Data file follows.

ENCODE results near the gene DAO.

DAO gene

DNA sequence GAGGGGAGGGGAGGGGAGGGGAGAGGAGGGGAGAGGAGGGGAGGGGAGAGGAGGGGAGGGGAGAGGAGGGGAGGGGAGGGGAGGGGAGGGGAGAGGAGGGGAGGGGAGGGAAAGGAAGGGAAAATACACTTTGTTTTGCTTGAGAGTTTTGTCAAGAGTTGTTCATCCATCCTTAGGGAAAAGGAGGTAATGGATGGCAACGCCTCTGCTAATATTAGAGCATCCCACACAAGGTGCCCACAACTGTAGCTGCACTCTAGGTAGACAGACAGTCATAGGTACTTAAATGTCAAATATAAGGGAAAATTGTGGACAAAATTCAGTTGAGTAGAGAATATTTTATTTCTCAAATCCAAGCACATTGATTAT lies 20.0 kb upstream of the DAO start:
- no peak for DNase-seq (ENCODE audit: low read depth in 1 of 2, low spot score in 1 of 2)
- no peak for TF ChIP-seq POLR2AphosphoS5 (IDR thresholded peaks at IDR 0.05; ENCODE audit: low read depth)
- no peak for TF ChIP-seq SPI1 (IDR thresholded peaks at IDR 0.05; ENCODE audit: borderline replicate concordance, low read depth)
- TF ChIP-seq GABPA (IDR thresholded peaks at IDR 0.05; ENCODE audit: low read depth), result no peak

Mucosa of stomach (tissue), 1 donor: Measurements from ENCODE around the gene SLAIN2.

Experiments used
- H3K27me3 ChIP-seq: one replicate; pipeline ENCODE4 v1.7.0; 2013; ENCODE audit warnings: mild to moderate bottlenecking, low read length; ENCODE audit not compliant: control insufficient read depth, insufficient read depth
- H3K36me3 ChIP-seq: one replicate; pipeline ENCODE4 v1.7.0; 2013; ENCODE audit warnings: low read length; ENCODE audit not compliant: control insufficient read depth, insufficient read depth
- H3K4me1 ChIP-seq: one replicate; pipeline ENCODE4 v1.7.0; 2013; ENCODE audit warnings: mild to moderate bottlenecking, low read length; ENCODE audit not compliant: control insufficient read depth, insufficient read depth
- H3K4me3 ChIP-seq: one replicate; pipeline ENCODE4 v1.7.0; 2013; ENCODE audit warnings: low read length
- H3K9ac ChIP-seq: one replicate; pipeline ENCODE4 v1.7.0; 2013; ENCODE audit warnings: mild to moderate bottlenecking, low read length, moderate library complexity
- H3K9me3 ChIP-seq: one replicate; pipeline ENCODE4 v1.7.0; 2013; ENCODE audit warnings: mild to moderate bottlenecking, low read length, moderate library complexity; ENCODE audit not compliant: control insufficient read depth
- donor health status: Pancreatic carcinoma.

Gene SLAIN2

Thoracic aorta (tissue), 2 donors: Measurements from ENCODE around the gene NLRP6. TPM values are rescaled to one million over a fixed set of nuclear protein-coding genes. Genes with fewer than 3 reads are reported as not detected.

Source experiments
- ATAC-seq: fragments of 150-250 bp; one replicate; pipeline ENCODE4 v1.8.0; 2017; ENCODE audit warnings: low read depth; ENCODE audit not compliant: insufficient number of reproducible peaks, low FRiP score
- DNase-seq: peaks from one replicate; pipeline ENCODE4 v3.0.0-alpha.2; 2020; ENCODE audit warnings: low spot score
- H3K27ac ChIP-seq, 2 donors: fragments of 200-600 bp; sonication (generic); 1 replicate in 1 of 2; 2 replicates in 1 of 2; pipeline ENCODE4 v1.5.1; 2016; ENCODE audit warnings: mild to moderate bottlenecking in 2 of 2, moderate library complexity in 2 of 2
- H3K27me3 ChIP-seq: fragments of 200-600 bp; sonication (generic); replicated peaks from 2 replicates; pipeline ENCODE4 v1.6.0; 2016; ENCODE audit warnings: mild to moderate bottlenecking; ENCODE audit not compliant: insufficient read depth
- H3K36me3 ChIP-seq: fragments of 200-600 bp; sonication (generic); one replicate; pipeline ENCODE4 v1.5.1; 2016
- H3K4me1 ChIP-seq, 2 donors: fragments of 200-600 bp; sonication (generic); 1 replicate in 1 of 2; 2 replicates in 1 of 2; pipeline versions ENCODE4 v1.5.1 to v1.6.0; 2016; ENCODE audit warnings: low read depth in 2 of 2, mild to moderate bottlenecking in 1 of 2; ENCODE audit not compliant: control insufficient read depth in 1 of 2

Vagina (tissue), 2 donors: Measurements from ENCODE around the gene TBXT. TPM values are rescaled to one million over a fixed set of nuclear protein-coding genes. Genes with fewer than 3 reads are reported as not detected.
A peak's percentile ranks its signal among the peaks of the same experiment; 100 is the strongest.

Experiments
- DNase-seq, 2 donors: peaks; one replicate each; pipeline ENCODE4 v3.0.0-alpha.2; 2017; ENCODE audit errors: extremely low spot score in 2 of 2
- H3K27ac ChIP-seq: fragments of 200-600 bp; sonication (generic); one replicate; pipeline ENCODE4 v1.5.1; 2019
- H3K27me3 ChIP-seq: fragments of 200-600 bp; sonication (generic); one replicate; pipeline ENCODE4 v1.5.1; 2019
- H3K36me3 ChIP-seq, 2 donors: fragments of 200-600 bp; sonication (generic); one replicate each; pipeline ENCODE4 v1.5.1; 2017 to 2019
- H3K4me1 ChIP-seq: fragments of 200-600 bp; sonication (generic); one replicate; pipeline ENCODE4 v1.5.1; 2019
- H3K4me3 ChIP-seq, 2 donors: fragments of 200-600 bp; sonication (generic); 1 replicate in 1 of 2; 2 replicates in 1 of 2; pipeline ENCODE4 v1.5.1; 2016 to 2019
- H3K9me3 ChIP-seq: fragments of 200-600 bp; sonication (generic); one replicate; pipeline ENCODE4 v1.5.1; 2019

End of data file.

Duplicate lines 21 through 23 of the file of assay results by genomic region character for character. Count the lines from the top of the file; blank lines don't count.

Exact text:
- DNase-seq: peaks from one replicate; pipeline ENCODE4 v3.0.0-alpha.2; 2020; ENCODE audit warnings: low spot score
- H3K27ac ChIP-seq, 2 donors: fragments of 200-600 bp; sonication (generic); 1 replicate in 1 of 2; 2 replicates in 1 of 2; pipeline ENCODE4 v1.5.1; 2016; ENCODE audit warnings: mild to moderate bottlenecking in 2 of 2, moderate library complexity in 2 of 2
- H3K27me3 ChIP-seq: fragments of 200-600 bp; sonication (generic); replicated peaks from 2 replicates; pipeline ENCODE4 v1.6.0; 2016; ENCODE audit warnings: mild to moderate bottlenecking; ENCODE audit not compliant: insufficient read depth